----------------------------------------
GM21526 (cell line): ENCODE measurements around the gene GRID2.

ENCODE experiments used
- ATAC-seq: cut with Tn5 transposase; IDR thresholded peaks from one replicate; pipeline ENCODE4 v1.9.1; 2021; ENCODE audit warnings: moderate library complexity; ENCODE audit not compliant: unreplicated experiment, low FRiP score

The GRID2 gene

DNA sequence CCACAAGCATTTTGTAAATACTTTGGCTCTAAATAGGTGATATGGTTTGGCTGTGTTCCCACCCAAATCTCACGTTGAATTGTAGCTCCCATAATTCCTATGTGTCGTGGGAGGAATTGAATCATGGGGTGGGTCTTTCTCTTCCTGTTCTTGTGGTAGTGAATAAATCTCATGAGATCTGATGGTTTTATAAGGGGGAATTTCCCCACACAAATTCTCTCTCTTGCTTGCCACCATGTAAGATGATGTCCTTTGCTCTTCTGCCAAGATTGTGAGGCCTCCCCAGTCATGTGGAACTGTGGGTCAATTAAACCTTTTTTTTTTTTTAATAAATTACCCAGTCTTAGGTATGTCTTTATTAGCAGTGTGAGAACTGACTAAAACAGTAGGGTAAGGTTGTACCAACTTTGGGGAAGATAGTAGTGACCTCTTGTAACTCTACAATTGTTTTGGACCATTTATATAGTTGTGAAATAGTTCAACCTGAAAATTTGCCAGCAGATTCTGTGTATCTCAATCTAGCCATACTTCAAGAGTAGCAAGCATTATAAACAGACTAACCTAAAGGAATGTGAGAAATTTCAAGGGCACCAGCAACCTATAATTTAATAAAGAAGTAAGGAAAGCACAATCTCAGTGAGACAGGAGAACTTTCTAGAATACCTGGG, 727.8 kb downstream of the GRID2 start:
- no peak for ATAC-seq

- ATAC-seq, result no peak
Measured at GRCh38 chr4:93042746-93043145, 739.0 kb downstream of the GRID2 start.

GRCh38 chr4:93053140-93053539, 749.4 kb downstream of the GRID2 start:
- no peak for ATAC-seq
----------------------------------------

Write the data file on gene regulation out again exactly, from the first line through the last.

GM21526 (cell line): ENCODE measurements around the gene GRID2.

ENCODE experiments used
- ATAC-seq: cut with Tn5 transposase; IDR thresholded peaks from one replicate; pipeline ENCODE4 v1.9.1; 2021; ENCODE audit warnings: moderate library complexity; ENCODE audit not compliant: unreplicated experiment, low FRiP score

The GRID2 gene

DNA sequence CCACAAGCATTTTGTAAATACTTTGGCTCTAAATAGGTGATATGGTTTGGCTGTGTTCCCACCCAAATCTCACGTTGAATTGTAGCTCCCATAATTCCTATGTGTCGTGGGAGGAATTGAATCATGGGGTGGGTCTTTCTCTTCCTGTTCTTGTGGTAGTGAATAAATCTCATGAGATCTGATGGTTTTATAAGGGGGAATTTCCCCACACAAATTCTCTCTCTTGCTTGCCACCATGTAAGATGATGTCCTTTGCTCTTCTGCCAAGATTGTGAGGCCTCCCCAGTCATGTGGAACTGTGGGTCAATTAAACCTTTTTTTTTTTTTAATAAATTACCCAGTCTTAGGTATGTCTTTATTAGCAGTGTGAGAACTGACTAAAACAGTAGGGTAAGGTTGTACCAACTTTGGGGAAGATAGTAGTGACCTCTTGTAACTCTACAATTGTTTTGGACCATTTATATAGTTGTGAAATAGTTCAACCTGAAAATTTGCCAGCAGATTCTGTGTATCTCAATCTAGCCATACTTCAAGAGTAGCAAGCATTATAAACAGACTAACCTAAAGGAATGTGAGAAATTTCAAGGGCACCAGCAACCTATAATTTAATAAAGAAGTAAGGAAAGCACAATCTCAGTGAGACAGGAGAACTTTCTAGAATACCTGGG, 727.8 kb downstream of the GRID2 start:
- no peak for ATAC-seq

- ATAC-seq, result no peak
Measured at GRCh38 chr4:93042746-93043145, 739.0 kb downstream of the GRID2 start.

GRCh38 chr4:93053140-93053539, 749.4 kb downstream of the GRID2 start:
- no peak for ATAC-seq